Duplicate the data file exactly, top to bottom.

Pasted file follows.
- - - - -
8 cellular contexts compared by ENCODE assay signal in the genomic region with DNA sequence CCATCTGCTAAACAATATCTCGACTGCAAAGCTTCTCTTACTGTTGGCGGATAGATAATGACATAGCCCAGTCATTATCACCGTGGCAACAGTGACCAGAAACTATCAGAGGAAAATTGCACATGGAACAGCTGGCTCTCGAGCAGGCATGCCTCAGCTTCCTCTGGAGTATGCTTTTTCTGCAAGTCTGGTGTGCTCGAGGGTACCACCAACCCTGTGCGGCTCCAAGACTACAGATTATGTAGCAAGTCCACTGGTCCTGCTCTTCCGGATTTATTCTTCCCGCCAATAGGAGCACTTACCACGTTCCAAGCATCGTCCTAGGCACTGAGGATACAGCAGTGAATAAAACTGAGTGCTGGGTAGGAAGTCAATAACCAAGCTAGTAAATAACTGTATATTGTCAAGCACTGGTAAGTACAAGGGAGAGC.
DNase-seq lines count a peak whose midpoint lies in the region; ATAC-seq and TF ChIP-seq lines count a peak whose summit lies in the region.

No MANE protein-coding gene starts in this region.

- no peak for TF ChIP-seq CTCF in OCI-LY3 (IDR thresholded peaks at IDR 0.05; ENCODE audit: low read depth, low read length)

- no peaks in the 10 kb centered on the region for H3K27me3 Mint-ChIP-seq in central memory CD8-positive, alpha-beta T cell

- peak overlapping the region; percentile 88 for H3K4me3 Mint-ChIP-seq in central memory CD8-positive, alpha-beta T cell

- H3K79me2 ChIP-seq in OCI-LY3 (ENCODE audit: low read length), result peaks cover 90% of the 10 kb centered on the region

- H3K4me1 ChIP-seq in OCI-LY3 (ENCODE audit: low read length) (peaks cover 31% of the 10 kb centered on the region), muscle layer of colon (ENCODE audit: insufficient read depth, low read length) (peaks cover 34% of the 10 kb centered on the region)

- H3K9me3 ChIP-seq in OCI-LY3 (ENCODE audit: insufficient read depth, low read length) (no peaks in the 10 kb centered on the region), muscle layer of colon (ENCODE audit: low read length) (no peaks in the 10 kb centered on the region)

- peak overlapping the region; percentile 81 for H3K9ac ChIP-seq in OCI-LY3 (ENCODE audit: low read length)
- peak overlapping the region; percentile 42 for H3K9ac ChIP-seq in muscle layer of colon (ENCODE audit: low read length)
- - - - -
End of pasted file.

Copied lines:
8 cellular contexts compared by ENCODE assay signal in the genomic region with DNA sequence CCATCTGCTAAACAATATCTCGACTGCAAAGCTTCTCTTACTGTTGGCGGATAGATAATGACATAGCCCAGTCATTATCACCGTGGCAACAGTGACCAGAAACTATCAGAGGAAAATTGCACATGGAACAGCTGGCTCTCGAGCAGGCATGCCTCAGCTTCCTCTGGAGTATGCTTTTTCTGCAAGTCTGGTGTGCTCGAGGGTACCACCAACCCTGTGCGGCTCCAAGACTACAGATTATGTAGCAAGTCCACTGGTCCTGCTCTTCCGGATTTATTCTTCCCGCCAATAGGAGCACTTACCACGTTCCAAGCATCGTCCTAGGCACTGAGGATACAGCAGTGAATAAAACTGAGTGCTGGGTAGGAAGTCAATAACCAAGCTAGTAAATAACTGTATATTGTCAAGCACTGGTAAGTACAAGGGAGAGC.
DNase-seq lines count a peak whose midpoint lies in the region; ATAC-seq and TF ChIP-seq lines count a peak whose summit lies in the region.

No MANE protein-coding gene starts in this region.

- no peak for TF ChIP-seq CTCF in OCI-LY3 (IDR thresholded peaks at IDR 0.05; ENCODE audit: low read depth, low read length)

- no peaks in the 10 kb centered on the region for H3K27me3 Mint-ChIP-seq in central memory CD8-positive, alpha-beta T cell

- peak overlapping the region; percentile 88 for H3K4me3 Mint-ChIP-seq in central memory CD8-positive, alpha-beta T cell

- H3K79me2 ChIP-seq in OCI-LY3 (ENCODE audit: low read length), result peaks cover 90% of the 10 kb centered on the region

- H3K4me1 ChIP-seq in OCI-LY3 (ENCODE audit: low read length) (peaks cover 31% of the 10 kb centered on the region), muscle layer of colon (ENCODE audit: insufficient read depth, low read length) (peaks cover 34% of the 10 kb centered on the region)

- H3K9me3 ChIP-seq in OCI-LY3 (ENCODE audit: insufficient read depth, low read length) (no peaks in the 10 kb centered on the region), muscle layer of colon (ENCODE audit: low read length) (no peaks in the 10 kb centered on the region)

- peak overlapping the region; percentile 81 for H3K9ac ChIP-seq in OCI-LY3 (ENCODE audit: low read length)
- peak overlapping the region; percentile 42 for H3K9ac ChIP-seq in muscle layer of colon (ENCODE audit: low read length)